Joseph and I started out in the film business doing lots of different jobs. We worked in low budget film in England for about four and a half years. Working as production assistant, assistant director, even lighting, just anything that would keep us on set. But really the last six months have been the biggest learning curve. It's like three years of film school in one chunk. From script to screen in seven months is pretty quick. No disrespect to any low budget filmmakers out there, but a lot of people take a year or two to get their short finished, which is just unacceptable for us. We're very impatient, we've got plans. TM: With low budget filmmakers taking a year or two years, I think most of that is down to finding financing.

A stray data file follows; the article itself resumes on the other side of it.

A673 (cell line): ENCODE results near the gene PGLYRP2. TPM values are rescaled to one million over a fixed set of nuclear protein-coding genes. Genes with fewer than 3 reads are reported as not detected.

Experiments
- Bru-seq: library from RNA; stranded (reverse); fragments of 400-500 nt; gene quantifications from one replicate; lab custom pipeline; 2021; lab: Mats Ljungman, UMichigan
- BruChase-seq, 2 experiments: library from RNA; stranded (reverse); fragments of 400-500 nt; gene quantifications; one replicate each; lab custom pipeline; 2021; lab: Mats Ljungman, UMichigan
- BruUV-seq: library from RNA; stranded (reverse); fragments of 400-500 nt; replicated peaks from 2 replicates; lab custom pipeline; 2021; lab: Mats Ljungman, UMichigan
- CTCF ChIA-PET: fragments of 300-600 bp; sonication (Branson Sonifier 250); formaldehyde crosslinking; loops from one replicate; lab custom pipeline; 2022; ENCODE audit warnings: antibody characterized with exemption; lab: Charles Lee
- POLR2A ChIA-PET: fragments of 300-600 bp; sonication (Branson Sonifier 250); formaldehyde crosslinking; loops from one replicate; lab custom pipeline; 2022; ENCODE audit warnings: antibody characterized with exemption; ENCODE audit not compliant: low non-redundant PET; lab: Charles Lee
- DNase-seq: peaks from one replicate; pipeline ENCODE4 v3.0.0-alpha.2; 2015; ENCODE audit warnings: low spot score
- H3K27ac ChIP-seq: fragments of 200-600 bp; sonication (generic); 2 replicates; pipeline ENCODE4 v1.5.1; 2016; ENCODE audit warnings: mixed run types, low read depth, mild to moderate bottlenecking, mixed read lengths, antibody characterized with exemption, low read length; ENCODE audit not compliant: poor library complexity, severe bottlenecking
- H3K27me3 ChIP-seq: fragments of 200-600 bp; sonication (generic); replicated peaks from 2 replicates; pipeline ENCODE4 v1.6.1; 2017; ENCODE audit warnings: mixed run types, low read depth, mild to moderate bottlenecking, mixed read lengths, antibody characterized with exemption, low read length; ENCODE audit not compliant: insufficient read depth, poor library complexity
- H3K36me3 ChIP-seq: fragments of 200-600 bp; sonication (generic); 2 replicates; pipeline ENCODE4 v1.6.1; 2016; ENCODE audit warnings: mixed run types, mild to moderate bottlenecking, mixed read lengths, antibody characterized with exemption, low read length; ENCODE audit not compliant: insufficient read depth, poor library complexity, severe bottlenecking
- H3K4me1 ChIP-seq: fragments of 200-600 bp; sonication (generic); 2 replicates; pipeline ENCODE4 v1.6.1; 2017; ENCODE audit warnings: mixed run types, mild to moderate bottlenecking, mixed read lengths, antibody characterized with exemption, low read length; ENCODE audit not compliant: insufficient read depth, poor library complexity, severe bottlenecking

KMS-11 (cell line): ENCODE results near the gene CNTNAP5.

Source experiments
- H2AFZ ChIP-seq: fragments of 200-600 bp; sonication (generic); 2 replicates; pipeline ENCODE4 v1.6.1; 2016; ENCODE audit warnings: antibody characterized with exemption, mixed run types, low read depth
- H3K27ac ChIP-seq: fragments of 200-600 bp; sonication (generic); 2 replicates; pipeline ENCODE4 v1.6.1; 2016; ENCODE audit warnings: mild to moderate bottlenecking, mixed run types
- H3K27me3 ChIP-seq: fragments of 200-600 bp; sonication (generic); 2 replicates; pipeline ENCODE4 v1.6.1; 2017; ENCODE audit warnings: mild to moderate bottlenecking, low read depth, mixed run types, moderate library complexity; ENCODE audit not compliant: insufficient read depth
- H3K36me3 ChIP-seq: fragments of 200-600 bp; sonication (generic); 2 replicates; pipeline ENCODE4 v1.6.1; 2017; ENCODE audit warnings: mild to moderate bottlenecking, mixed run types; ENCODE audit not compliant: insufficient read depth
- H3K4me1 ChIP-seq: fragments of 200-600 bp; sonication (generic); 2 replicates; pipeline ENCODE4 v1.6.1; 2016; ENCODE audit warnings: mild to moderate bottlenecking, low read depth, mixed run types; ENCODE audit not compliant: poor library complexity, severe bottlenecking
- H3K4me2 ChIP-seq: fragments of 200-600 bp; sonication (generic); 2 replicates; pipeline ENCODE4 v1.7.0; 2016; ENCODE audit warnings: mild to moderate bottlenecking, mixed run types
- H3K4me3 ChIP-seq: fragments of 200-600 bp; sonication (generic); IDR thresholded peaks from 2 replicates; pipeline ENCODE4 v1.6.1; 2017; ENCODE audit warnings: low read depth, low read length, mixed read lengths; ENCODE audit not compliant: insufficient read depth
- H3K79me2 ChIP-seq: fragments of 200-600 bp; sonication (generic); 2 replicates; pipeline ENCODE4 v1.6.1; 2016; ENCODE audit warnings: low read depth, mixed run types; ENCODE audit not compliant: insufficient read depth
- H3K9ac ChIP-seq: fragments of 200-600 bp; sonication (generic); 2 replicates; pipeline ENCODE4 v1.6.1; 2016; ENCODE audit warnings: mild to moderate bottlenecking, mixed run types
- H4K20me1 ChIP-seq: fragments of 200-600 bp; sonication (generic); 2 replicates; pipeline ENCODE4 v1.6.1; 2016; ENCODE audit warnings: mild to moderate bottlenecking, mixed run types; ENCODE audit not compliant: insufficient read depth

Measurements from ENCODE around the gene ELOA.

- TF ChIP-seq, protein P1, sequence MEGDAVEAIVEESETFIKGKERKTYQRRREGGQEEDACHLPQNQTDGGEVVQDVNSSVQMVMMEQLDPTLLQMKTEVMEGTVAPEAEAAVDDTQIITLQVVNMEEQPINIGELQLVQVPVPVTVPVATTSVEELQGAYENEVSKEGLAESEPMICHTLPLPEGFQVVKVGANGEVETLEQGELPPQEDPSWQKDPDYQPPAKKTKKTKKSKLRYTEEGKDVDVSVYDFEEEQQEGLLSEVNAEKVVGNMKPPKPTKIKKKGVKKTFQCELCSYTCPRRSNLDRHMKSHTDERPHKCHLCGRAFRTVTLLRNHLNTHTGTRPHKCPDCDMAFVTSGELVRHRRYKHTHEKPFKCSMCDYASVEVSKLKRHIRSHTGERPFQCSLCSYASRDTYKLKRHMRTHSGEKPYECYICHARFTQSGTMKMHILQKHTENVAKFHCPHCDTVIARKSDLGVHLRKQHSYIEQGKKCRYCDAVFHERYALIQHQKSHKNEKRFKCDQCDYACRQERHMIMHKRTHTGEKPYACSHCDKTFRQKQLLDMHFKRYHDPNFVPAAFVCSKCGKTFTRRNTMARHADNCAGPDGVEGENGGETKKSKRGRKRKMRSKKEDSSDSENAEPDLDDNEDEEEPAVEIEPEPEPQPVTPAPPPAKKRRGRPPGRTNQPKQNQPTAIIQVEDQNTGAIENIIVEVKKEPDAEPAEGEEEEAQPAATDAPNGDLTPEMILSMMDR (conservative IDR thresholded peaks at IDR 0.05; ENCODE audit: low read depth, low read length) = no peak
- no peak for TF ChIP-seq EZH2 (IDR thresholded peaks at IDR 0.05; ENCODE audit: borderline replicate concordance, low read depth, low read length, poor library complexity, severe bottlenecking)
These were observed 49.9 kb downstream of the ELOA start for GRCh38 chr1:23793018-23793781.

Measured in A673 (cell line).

Frazer Lee: Financing is a problem. It's getting better, there is a lot of money out there, but what we're up against is that we're very into genre. We want to put British horror movies back on the map. And horror is a bit of a dirty word really, in a lot of territories. Even something like Scream was billed as a 'thriller'. It's a horror movie, there's nothing wrong with that. And it's a highly commercial form of film, so I don't see why people are so shy about it. I think if we get to do our first feature people might question us less about what we're doing and let us get on with it.
One of the things people have said to me after the screenings in Rotterdam is how lucky I was to have such a huge budget. Now, they're assuming that we spend like eighty thousand pounds on the film.
TM: Because it looks really good.